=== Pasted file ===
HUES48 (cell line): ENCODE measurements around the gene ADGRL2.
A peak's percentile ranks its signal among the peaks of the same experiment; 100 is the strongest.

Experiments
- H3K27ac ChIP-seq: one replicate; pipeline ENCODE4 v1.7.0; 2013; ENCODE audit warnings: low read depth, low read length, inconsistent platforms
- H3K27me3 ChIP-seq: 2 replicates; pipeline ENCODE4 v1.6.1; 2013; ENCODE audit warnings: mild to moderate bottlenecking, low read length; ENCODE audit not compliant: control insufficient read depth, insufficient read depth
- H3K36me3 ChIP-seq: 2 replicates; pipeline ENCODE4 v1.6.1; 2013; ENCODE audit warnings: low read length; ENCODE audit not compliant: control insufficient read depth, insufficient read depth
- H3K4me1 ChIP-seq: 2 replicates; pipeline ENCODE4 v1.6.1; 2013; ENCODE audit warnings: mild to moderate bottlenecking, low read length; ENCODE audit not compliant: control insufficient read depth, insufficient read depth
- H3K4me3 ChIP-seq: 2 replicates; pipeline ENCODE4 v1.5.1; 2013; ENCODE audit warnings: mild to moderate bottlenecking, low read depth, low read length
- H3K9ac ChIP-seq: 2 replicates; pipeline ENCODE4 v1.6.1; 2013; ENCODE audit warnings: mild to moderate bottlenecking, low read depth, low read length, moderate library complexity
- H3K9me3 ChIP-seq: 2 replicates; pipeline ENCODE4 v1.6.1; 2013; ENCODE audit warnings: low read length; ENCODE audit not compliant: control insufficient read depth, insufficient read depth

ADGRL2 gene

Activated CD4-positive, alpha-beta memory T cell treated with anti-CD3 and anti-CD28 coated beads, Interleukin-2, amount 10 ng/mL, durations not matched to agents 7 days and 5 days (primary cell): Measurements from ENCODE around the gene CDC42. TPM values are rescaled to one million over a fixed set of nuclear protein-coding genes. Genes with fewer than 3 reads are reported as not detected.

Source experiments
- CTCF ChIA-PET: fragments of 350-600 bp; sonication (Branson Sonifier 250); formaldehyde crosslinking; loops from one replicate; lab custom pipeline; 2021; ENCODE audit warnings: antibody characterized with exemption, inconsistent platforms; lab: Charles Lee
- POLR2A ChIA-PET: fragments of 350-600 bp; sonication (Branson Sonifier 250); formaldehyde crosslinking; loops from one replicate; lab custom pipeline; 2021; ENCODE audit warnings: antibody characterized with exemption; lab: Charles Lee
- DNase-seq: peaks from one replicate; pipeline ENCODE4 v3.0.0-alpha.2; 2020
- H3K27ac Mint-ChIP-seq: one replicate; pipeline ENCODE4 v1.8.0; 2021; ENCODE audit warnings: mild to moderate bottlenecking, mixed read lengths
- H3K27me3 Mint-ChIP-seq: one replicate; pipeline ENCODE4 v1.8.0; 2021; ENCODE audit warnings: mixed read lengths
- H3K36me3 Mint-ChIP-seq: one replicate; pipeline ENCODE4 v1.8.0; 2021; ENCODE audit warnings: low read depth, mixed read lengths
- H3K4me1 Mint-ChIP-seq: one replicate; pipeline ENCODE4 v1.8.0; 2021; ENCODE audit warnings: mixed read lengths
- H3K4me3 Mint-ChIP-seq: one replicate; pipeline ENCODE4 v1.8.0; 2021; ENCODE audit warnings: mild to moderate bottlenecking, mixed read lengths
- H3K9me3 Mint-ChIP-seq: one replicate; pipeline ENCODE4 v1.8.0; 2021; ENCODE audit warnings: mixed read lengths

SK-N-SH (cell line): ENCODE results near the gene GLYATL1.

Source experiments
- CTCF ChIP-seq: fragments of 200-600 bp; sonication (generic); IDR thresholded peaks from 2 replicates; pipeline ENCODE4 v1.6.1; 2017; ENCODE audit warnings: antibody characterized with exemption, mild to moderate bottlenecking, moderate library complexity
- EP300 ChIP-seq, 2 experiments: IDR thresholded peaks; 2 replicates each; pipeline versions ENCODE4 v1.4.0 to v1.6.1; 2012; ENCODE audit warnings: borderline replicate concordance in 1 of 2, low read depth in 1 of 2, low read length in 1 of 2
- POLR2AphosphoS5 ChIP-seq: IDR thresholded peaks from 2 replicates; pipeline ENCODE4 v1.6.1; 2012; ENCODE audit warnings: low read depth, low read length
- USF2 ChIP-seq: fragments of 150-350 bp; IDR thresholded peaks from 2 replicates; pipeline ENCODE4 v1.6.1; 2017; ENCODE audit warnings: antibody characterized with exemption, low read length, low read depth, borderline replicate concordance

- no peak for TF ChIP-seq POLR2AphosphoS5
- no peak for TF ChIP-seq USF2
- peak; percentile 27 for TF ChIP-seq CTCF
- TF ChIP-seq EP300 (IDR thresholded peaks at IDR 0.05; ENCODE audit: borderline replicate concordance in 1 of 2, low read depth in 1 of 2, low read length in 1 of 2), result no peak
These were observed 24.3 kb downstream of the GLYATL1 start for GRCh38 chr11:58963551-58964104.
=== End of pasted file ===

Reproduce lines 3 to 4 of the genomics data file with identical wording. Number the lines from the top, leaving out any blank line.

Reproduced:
Experiments
- H3K27ac ChIP-seq: one replicate; pipeline ENCODE4 v1.7.0; 2013; ENCODE audit warnings: low read depth, low read length, inconsistent platforms